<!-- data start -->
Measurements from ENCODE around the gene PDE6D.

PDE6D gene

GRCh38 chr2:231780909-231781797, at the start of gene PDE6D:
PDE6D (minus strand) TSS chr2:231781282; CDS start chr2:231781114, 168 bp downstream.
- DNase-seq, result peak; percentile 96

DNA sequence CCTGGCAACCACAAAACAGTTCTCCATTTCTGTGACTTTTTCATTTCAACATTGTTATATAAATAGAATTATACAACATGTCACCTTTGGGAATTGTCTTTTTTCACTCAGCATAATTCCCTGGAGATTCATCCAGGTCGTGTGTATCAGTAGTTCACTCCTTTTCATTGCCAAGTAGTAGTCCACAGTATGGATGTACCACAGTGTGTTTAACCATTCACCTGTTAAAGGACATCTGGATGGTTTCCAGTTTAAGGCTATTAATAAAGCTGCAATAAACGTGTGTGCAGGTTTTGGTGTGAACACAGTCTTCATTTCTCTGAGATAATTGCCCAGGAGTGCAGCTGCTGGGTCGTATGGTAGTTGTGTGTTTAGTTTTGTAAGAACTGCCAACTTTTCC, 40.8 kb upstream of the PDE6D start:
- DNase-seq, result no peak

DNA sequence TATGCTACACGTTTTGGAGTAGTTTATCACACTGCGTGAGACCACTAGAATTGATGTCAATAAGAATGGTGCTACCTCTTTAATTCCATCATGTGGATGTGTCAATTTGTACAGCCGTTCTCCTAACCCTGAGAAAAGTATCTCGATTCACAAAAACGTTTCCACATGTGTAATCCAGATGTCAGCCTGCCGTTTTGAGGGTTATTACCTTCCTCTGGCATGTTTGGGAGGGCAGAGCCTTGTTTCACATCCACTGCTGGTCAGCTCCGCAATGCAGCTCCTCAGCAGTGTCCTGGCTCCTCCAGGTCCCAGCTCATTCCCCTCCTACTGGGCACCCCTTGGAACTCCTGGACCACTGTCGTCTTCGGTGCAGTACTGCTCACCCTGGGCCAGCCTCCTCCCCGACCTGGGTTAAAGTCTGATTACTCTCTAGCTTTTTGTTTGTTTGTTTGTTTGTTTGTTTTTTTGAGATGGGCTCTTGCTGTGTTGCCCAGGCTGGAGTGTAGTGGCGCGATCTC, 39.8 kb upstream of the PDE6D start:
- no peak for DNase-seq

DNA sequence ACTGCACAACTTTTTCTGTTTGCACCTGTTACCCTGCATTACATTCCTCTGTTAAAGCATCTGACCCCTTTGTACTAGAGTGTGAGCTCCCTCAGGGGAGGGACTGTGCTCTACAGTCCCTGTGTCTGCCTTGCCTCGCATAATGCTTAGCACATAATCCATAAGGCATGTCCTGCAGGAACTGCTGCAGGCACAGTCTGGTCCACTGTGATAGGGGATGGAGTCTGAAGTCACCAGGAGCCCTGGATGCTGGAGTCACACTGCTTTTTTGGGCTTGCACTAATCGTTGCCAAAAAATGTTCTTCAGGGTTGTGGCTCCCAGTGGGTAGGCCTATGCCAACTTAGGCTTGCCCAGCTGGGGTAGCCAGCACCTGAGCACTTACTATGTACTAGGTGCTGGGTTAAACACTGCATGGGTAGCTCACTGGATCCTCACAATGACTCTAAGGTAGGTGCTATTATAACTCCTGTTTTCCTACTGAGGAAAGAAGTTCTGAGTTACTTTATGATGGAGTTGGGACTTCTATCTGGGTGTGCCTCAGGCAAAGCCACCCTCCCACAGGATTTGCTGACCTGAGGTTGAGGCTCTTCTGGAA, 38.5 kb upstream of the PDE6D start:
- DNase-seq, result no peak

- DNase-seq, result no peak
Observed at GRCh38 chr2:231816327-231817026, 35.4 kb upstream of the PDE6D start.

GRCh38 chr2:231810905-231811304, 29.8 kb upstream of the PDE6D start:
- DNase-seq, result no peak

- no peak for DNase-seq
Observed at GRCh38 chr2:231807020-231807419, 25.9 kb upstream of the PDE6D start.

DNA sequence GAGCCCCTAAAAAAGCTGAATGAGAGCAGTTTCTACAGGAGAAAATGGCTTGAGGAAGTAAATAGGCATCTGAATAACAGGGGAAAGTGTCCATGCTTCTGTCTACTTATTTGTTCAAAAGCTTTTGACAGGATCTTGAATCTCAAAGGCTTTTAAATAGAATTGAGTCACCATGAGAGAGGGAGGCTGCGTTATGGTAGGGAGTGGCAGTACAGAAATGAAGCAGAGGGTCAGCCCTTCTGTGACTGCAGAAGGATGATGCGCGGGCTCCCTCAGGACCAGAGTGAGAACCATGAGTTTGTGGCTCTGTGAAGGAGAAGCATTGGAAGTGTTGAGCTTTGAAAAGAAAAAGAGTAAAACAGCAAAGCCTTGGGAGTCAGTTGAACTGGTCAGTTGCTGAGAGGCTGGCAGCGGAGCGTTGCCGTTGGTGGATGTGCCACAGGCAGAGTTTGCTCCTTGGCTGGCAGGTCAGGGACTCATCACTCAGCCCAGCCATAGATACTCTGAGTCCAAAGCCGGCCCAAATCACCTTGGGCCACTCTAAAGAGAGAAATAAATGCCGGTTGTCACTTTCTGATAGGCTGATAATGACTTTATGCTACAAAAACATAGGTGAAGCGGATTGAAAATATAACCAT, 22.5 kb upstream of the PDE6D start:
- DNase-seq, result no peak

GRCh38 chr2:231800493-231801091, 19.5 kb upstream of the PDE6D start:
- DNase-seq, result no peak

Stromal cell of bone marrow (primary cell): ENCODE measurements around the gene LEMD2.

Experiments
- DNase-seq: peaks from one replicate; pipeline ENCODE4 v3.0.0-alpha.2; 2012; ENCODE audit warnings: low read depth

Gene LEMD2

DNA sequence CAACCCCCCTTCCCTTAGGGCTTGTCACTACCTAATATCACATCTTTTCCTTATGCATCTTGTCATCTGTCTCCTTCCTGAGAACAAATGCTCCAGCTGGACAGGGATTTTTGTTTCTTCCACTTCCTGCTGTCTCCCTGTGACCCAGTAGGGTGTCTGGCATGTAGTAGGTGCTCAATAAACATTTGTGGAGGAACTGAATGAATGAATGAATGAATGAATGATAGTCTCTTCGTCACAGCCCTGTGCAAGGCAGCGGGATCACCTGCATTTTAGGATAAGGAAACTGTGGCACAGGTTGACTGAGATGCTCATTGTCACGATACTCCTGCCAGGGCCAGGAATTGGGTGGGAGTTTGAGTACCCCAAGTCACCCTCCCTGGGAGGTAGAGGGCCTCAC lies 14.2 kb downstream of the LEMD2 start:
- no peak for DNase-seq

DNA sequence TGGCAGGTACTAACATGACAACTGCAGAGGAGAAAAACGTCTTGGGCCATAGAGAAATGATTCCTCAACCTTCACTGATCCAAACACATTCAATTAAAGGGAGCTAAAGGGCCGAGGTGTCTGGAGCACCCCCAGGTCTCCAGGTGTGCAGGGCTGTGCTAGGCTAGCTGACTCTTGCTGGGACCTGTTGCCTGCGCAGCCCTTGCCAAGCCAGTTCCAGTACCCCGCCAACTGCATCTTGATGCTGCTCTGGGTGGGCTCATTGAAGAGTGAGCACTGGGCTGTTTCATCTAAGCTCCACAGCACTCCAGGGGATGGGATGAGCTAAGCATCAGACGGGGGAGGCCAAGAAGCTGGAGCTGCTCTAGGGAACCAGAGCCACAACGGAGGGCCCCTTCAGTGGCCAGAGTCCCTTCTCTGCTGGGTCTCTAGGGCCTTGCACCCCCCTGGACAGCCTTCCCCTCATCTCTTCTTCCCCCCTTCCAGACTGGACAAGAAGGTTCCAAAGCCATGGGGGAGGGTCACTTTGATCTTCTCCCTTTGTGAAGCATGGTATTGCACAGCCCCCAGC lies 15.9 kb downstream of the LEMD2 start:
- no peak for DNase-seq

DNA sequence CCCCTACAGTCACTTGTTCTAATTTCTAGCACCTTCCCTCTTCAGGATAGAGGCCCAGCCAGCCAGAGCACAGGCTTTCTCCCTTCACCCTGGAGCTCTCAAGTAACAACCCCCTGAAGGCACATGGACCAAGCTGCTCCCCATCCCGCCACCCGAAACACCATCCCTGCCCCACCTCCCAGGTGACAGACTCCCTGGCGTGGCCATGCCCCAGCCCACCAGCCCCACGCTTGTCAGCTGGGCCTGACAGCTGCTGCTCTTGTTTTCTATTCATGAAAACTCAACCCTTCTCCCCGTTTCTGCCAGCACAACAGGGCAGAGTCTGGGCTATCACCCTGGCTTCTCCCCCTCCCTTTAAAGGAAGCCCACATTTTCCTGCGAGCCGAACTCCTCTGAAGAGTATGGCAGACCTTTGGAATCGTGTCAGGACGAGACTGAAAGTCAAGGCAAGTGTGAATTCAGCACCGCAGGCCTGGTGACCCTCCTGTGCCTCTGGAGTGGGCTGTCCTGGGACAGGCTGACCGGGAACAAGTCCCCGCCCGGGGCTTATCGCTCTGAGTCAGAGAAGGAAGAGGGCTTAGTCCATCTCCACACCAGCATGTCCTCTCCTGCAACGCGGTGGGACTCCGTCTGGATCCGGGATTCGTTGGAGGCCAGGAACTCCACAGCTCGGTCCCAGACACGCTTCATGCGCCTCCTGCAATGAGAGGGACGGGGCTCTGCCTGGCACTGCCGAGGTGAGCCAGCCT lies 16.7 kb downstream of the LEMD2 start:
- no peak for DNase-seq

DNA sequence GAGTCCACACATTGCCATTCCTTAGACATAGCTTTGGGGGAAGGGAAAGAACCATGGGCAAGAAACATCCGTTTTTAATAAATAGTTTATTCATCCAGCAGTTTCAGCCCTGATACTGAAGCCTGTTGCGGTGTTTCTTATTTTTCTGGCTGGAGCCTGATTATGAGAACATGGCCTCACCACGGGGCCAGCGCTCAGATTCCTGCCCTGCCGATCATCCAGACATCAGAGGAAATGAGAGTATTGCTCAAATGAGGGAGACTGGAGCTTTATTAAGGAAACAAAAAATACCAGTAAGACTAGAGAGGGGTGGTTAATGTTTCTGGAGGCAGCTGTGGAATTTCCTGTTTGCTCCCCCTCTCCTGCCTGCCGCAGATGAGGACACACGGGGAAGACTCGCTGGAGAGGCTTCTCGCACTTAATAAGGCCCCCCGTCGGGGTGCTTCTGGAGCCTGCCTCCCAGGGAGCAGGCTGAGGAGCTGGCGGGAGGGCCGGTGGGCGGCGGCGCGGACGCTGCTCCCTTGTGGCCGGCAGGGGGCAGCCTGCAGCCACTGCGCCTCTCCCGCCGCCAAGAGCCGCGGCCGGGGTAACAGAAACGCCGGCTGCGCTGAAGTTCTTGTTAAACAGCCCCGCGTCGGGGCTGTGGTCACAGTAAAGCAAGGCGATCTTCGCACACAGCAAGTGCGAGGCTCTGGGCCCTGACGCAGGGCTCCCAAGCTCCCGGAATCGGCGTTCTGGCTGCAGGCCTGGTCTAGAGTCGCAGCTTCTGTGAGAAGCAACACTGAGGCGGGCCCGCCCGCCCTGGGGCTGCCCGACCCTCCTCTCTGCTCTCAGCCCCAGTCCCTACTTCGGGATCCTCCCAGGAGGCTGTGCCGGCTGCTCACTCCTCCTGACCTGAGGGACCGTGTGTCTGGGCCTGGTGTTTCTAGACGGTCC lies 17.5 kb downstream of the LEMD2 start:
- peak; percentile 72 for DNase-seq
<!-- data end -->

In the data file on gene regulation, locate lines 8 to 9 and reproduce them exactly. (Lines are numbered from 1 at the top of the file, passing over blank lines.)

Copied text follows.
DNA sequence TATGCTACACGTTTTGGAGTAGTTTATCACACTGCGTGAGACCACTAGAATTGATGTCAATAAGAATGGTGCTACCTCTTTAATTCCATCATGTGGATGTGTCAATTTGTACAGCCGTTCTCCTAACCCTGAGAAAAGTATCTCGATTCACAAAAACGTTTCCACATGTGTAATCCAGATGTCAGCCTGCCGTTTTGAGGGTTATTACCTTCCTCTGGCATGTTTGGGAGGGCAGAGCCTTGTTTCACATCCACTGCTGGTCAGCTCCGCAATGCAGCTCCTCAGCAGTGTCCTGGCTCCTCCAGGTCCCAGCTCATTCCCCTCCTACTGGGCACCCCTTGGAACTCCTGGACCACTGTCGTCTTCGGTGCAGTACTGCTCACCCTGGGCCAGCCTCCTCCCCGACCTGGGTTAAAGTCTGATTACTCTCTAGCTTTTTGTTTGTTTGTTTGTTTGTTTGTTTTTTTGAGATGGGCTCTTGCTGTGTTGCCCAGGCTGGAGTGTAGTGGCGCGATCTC, 39.8 kb upstream of the PDE6D start:
- no peak for DNase-seq